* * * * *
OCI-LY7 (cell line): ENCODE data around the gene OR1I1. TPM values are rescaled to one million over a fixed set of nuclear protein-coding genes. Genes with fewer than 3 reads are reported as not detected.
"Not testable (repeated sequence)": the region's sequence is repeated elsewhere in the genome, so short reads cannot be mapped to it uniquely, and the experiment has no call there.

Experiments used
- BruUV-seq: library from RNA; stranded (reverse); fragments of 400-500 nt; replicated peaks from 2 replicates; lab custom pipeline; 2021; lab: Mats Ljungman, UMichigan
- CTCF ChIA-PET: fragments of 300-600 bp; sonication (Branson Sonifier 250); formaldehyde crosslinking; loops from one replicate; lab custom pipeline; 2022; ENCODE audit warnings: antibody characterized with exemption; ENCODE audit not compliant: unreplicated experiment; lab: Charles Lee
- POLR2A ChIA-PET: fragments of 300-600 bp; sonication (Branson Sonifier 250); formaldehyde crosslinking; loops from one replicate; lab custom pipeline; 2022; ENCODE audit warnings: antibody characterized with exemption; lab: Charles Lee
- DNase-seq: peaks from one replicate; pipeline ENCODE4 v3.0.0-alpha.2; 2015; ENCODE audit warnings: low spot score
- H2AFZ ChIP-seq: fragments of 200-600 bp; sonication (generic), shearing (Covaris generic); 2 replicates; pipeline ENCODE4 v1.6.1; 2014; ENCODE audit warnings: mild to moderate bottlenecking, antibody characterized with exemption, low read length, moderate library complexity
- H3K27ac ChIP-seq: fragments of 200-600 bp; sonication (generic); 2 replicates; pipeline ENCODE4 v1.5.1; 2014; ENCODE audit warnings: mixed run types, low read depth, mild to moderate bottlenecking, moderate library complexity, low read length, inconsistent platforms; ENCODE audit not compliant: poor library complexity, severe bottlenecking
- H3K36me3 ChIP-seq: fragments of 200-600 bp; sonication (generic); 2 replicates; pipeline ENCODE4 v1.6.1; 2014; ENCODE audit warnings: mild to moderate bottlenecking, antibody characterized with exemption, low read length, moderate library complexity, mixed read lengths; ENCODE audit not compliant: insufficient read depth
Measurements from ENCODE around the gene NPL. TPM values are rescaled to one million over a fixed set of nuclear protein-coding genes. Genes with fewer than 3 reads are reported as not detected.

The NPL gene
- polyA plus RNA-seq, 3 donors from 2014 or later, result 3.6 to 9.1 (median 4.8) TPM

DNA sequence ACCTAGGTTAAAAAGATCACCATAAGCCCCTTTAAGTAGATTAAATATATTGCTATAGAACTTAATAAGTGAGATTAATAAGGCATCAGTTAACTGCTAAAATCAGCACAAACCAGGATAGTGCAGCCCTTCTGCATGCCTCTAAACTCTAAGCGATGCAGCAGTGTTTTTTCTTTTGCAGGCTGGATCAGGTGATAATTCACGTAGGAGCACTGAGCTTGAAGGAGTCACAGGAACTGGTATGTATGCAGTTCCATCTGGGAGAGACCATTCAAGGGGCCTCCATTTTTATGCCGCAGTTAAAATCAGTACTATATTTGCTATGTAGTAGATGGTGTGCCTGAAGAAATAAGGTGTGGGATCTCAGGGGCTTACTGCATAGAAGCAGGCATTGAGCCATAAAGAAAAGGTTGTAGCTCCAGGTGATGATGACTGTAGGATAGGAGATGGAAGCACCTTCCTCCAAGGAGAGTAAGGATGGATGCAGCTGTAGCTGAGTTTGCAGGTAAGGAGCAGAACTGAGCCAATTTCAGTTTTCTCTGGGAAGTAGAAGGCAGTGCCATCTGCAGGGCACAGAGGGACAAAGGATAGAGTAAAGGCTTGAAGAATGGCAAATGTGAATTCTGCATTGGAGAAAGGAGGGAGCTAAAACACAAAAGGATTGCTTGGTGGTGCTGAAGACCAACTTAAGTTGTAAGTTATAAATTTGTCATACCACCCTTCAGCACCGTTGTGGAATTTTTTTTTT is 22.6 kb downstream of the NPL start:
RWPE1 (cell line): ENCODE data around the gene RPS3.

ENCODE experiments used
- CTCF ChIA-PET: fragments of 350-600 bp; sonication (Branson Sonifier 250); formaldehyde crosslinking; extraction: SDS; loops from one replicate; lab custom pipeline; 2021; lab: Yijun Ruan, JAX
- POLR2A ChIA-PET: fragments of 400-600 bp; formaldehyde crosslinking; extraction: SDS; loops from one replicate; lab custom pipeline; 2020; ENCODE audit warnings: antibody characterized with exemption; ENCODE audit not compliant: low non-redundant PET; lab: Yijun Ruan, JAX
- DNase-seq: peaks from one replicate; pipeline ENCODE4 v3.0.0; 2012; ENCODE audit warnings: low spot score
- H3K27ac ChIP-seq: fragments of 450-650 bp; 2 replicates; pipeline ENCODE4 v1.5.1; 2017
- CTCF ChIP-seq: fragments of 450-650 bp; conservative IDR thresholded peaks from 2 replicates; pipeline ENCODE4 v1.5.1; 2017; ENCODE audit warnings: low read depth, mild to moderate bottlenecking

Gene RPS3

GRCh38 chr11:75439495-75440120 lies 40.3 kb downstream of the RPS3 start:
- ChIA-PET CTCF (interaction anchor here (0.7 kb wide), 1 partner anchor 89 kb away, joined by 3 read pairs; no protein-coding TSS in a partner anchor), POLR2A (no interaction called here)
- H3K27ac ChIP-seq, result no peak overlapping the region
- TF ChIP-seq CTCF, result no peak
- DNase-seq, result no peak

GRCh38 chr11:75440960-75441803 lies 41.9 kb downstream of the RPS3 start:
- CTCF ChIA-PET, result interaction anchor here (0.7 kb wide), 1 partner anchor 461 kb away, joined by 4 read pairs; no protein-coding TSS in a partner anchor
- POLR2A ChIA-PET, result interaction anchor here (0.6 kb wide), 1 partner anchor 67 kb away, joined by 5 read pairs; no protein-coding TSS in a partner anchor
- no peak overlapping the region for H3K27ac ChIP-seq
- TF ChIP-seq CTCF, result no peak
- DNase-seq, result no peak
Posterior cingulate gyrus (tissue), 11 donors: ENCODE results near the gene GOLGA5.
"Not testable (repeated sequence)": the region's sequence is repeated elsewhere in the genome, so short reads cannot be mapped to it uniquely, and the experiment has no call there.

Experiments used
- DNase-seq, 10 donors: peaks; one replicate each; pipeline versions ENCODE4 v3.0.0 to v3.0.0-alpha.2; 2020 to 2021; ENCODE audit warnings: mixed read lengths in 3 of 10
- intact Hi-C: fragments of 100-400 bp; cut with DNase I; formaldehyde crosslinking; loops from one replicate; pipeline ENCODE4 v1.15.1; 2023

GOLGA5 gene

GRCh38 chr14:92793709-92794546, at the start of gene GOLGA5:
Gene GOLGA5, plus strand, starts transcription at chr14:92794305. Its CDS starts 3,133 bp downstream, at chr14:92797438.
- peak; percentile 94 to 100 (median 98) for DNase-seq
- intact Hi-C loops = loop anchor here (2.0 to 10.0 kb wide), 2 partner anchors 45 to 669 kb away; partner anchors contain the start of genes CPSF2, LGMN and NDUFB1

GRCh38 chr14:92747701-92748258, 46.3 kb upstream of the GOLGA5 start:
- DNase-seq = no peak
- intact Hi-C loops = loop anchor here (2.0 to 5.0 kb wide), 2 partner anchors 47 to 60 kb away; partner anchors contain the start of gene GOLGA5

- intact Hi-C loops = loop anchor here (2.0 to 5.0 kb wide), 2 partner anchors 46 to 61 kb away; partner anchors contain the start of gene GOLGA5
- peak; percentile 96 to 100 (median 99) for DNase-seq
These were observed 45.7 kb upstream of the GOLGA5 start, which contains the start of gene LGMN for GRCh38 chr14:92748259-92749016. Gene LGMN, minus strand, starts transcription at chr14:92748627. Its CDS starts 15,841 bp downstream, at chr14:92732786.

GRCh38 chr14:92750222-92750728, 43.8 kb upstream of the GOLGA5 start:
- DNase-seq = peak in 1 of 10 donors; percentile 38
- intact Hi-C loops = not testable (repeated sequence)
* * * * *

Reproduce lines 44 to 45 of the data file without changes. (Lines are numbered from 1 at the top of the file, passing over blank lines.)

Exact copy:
GRCh38 chr14:92747701-92748258, 46.3 kb upstream of the GOLGA5 start:
- DNase-seq = no peak